Cordyline Australis 2

 Posted by on January 18, 2012  Add comments
Jan 182012
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I just can't do it.


For a few weeks now I've been exploring the concept of digitally/photographically recreating the beautiful Victorian botanical prints that developed from the early woodcuts and first line drawings accompanying the herbals. Somehow it just hasn't sat right with me, although (and perhaps because) I find the hand drawn and painted prints quite beautiful. 

These digital recreations may still be in my future, or, what I suspect is more likely,  they are in my past. My orderly, accounts driven, linear thinking, straight line, left brain past. Much to my poor husband's dismay, my path over these last couple of years has been to reunite with and embrace my wildness and my wilderness. The view from my laundry window is of our back “garden”, a shambles of whatever-may-want-to-surviveness; a place where the neatly trimmed edges around cobbles, an exactly shaven lawn and (mostly) weeded front gardens dare not intrude for fear of being swallowed into the verdant profusion. I feel an instant sense of peace when I look out into the green there, where my bare feet can step directly onto grass and I can let this very special wildness teach me how much of our sustenance can be gained from what we have been brainwashed to believe serves no purpose and should be destroyed. Sprayed and hacked into oblivion.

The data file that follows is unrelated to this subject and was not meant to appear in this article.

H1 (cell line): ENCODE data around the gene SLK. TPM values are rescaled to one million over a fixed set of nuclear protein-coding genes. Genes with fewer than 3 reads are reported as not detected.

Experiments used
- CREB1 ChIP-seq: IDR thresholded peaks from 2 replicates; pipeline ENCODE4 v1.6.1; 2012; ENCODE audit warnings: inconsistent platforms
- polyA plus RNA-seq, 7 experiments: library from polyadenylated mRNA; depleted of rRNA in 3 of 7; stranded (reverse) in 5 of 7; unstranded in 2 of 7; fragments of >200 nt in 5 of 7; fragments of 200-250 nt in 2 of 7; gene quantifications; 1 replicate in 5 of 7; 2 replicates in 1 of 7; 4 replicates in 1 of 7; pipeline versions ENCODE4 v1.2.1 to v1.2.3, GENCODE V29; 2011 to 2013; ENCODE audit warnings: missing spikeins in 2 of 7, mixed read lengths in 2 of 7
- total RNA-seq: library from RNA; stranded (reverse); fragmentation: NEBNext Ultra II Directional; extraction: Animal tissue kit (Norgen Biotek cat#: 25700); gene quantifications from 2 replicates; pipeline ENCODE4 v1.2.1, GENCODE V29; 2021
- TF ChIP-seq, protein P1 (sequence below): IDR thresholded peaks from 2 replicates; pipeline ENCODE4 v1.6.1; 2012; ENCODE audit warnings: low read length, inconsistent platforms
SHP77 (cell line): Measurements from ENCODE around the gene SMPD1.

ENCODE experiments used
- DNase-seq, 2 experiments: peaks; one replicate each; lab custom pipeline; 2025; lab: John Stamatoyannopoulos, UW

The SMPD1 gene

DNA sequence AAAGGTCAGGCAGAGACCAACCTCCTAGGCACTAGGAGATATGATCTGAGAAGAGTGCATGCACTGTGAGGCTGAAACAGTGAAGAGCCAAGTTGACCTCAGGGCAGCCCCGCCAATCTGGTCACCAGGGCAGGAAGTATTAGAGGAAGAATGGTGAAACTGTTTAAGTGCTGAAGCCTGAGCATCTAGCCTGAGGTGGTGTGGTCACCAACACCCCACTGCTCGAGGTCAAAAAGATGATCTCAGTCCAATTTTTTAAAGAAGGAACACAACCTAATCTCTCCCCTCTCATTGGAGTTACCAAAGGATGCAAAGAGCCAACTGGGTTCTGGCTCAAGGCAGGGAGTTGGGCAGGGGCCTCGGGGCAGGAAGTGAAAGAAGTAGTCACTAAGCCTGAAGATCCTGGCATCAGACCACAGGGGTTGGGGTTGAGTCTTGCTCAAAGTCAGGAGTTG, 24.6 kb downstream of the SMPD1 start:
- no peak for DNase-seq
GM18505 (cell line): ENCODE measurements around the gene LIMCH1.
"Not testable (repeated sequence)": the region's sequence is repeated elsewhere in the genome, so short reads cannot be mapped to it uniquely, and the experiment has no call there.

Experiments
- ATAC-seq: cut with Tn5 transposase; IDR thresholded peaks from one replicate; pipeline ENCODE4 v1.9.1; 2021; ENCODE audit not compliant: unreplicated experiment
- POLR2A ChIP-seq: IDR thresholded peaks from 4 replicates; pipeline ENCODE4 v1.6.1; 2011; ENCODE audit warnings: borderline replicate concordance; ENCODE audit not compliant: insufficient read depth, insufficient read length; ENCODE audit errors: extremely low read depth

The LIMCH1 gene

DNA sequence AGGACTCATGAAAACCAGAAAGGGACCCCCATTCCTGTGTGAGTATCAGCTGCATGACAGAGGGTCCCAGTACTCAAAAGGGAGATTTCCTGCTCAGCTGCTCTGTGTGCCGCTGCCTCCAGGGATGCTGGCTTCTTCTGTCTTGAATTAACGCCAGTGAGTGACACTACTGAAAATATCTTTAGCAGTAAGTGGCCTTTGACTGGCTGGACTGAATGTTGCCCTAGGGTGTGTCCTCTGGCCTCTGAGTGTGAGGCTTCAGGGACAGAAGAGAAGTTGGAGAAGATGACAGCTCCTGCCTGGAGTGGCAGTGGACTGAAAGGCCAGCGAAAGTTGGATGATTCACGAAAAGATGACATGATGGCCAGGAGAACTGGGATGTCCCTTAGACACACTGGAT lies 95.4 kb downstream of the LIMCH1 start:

And back to the Cordyline, the cabbage tree. A vital part of the existence of many early inhabitants of this country; it's corky wood is fire resistant enough to use for chimneys, all parts of the plant are edible, providing a source of sugar and starch; the leaves useful for weaving into  ropes and sandals and having medicinal properties too. And why are they planted in our urban gardens today? Ornamental value.

This image is my botanical print.

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  3 Responses to “Cordyline Australis 2”

  1. You can do it, it might take time, but it will come. If you get a chance listen to a podcast by Vincent Versace on NIK radio use this link & listen to him, he talks about getting out of your own way I letting things happen. I have been working on this concept for the last year & it has greatly , well I think so, improved my photography, leading me to an area I would not have tried before, dont give up.

  2. Beautiful Jen, it sits very very comfortably with me

  3. Thanks to you both, and especially thanks for the link Scott I’ll check it out… part of the benefit of this gathering.

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